- The Washington Times - Thursday, August 16, 2007


Italians executed by Mafia hit men

DUISBURG — Six Italian men were fatally shot in the German city of Duisburg early yesterday in an execution-style killing linked to a Mafia feud.

All the victims were shot in the head. Five of them were ages 16 to 25 and the other was 38.

The brazen attack in a foreign country is unprecedented, said Italian investigators, who fear a bloody riposte by victims’ relatives in keeping with the tradition of vendetta.

German police confirmed that the victims were Italians from the Calabria area.


Boucher praises Pakistani efforts

ISLAMABAD — U.S. Assistant Secretary of State Richard Boucher praised Pakistan’s efforts at fighting terrorism yesterday and reaffirmed Washington’s desire to develop long-term strategic relations with Islamabad, the Foreign Ministry said.

Mr. Boucher held talks with Pakistani Foreign Minister Khursheed Kasuri in the capital yesterday, and was due to meet with President Pervez Musharraf before leaving today.

Mr. Boucher is visiting as U.S. pressure increases on Gen. Musharraf to do more to fight militants in Pakistan’s tribal belt bordering Afghanistan, where American intelligence officials say al Qaeda and the Taliban may be regrouping. Gen. Musharraf also faces political crises as he seeks another presidential term.


Chinese detained on spying charges

TEHRAN — Iran has detained two Chinese nationals on charges of spying on its military and nuclear facilities, state radio reported yesterday.

The Islamic republic has made a series of similar accusations against Westerners in recent years but none against China, with which it enjoys good relations.

“The Chinese nationals were detained while taking photos and recording video of a military complex in Arak city,” the radio quoted Ali Reza Jamshidi, spokesman of Iran’s judiciary, as saying. “They entered Iran through Kish Island as tourists.”

Kish is a resort island and free-trade area off the southern coast of Iran.


Tora Bora revisited by American troops

BAGRAM — Hundreds of U.S.-led troops have begun an offensive against al Qaeda and Taliban militants in an area of eastern Afghanistan where Osama bin Laden once hid, officials said yesterday.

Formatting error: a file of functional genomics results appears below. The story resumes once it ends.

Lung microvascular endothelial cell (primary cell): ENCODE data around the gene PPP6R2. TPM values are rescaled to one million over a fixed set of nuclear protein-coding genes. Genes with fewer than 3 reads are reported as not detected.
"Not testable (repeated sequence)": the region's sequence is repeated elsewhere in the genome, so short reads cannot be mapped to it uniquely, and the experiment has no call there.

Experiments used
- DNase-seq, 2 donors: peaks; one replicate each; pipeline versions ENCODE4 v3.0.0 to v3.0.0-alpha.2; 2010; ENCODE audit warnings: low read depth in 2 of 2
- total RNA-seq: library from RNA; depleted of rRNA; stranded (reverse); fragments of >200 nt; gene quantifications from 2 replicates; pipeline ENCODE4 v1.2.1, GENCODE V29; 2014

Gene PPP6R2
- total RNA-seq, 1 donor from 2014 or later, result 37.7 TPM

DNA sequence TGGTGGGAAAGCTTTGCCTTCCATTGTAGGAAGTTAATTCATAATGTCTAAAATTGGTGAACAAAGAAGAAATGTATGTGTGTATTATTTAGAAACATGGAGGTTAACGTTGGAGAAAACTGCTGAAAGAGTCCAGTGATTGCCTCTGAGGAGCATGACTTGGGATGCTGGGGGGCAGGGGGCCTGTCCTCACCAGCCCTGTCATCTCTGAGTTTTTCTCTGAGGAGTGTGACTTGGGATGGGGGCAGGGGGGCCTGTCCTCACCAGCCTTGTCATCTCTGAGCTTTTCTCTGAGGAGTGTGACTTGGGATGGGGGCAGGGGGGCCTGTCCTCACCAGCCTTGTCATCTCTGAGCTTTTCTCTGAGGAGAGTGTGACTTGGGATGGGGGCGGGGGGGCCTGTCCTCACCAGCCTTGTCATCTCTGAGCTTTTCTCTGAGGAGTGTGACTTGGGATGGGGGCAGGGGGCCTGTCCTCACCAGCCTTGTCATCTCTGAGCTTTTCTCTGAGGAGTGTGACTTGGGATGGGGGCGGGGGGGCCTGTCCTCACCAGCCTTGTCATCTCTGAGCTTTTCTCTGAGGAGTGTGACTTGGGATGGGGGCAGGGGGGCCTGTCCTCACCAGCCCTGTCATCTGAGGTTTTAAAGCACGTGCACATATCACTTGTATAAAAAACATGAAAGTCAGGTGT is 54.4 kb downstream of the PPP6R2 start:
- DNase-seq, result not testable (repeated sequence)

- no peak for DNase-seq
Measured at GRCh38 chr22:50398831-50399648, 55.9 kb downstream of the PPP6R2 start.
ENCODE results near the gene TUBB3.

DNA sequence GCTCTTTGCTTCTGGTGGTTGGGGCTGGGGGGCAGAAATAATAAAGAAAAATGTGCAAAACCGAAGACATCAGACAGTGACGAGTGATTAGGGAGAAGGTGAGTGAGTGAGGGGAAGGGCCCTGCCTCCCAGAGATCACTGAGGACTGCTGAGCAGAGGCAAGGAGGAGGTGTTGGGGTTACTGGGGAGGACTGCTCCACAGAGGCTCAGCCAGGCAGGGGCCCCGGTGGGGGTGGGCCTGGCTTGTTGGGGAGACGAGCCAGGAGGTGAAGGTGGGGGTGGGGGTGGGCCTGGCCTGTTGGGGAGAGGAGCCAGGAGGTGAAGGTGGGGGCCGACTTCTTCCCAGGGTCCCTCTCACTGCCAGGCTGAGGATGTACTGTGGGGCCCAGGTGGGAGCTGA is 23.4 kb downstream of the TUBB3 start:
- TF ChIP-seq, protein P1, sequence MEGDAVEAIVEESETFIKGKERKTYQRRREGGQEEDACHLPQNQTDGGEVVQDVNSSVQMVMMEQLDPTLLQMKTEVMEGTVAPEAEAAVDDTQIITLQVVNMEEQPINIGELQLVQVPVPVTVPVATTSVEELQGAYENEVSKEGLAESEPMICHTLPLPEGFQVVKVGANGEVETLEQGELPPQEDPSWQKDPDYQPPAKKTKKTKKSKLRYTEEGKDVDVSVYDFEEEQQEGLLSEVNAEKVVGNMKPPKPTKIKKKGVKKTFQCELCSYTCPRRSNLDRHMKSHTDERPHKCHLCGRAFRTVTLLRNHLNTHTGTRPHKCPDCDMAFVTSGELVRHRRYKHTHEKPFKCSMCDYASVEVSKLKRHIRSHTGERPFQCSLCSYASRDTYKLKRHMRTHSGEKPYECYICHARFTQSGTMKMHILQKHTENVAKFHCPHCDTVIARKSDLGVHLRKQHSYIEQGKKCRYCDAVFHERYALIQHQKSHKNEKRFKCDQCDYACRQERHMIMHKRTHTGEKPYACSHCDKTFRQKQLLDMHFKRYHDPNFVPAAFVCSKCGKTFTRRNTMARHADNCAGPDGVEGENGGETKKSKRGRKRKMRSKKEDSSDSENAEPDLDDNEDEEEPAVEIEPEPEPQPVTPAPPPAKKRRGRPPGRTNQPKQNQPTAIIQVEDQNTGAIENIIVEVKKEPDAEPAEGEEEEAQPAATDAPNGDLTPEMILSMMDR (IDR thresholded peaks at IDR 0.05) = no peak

A bomb attack near Kabul, meanwhile, killed three German police officers assigned to protect their country’s embassy.

Ground troops and air strikes are targeting “hundreds of foreign fighters” dug into positions in the Tora Bora region of eastern Nangahar province, said U.S. Army Capt. Vanessa Bowman, a coalition spokeswoman. She did not say when the operation began or how long it was expected to last.


Catholic bishop: Call God ‘Allah’

THE HAGUE — A Dutch Catholic bishop who once said the hungry were entitled to steal bread and advocated condom use to prevent AIDS has made headlines again, this time by saying God should be called Allah.

“Allah is a very beautiful word for God. Shouldn’t we all say that from now on we will call God Allah?” Bishop Tiny Muskens said in an interview broadcast this week. “God doesn’t care what we call Him.”


Destroyed farmland threatens food supply

SEOUL — Severe floods have destroyed more than a tenth of North Korea’s farmland at the height of the growing season, official news outlets said yesterday in reports that appeared to be a cry for outside help from the normally secretive regime.

Aid officials fear the loss of cropland, if confirmed, could seriously hinder the North’s ability to feed its people.

The country has suffered from famine since the mid-1990s because of natural disasters, outdated farming methods and the loss of support from Moscow after the breakup of the Soviet Union.

From wire dispatches and staff reports



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